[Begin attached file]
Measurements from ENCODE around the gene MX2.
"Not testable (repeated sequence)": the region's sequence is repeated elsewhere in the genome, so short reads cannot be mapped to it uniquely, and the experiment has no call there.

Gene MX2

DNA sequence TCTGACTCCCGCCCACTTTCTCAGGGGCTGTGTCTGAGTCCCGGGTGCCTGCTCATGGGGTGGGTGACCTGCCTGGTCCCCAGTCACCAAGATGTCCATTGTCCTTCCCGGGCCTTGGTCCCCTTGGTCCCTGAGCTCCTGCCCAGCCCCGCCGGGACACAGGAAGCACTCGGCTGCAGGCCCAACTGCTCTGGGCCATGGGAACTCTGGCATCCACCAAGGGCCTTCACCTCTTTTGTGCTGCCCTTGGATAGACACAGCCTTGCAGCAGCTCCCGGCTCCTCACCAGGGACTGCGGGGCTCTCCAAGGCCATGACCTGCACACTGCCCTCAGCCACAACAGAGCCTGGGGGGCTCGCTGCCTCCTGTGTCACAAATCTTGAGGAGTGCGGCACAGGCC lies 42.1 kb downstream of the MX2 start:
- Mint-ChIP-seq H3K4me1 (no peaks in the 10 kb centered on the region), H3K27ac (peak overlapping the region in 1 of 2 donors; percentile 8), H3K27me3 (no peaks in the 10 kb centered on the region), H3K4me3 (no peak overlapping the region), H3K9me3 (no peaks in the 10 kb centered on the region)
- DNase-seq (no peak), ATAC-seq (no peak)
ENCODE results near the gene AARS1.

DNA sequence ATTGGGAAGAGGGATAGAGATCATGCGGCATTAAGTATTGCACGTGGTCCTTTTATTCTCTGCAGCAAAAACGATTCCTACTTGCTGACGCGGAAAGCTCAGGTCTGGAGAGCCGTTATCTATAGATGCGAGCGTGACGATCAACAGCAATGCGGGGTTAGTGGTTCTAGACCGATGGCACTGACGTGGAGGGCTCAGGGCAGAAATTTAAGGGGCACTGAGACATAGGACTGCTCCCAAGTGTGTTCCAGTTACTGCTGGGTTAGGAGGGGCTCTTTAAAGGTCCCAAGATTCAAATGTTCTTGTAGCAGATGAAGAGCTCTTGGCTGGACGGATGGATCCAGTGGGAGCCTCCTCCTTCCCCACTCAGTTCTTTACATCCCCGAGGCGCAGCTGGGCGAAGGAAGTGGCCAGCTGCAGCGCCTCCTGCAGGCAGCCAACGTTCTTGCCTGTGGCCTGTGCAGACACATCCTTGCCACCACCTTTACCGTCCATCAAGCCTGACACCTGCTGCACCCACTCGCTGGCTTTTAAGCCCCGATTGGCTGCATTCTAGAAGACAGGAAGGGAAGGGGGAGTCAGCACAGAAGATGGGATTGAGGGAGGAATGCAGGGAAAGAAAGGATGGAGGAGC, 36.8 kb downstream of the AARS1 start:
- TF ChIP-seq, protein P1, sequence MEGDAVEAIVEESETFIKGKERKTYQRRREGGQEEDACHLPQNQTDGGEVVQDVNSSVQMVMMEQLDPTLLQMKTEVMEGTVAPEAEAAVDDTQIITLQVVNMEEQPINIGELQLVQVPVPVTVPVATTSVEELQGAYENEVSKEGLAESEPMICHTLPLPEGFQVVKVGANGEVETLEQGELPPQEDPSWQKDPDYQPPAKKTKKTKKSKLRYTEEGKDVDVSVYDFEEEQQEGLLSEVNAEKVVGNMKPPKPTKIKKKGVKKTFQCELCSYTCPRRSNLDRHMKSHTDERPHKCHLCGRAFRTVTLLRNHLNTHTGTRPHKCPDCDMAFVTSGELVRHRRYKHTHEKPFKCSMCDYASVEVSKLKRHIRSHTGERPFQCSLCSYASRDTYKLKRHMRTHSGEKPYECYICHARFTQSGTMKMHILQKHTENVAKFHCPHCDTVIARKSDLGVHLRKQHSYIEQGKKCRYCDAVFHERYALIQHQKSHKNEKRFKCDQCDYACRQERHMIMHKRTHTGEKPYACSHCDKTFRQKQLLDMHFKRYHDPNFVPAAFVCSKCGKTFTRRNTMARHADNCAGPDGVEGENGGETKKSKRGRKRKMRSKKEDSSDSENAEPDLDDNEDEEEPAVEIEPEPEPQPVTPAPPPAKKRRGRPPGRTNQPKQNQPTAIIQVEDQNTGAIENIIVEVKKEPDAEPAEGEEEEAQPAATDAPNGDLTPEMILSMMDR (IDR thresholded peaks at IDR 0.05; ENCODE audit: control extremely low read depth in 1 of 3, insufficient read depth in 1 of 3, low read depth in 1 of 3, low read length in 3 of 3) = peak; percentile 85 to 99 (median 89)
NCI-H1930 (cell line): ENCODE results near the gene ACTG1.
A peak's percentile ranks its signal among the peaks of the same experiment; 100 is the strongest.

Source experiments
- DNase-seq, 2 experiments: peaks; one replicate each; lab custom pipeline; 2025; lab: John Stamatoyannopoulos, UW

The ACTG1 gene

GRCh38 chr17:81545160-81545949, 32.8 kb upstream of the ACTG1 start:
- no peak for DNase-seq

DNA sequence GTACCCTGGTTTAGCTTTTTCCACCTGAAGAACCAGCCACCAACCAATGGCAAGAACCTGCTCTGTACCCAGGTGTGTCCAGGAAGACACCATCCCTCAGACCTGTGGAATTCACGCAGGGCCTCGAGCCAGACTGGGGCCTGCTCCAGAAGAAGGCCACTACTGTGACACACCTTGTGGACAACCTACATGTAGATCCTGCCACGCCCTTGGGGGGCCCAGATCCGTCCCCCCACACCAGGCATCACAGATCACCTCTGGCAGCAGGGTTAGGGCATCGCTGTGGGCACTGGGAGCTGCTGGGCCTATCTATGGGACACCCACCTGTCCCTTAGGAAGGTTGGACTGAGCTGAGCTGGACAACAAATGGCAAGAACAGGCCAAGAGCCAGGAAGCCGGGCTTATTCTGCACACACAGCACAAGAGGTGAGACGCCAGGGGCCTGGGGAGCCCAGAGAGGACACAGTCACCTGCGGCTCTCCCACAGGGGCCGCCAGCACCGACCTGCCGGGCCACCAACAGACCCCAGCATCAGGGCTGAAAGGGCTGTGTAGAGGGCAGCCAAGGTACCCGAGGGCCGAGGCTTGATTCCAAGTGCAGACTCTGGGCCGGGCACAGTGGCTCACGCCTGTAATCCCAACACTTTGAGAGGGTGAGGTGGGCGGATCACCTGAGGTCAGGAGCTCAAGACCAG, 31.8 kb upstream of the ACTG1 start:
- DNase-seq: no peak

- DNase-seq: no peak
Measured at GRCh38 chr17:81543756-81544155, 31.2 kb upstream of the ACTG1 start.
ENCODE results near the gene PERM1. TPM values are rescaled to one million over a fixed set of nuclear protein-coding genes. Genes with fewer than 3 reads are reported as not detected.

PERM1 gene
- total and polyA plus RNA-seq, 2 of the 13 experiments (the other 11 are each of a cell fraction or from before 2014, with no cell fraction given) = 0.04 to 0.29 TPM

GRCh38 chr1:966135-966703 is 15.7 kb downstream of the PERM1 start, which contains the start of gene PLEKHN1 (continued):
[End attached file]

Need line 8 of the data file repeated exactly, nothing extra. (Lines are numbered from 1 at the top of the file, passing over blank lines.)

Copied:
DNA sequence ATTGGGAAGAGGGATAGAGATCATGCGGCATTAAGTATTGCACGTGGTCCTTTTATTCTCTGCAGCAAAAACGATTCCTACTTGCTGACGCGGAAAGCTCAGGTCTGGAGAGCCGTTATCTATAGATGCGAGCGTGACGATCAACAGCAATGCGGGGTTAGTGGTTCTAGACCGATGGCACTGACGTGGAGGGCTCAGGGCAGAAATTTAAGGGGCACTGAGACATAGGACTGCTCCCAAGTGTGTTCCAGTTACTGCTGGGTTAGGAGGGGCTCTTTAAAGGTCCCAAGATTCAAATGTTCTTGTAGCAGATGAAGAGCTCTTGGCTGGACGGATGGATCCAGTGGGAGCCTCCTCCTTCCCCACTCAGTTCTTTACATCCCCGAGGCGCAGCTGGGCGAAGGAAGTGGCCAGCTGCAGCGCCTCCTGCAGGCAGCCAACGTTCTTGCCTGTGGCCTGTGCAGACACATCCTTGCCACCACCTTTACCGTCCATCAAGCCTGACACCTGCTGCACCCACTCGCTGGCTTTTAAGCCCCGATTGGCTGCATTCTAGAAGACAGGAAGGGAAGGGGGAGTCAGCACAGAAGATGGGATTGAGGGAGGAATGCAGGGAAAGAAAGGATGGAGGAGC, 36.8 kb downstream of the AARS1 start: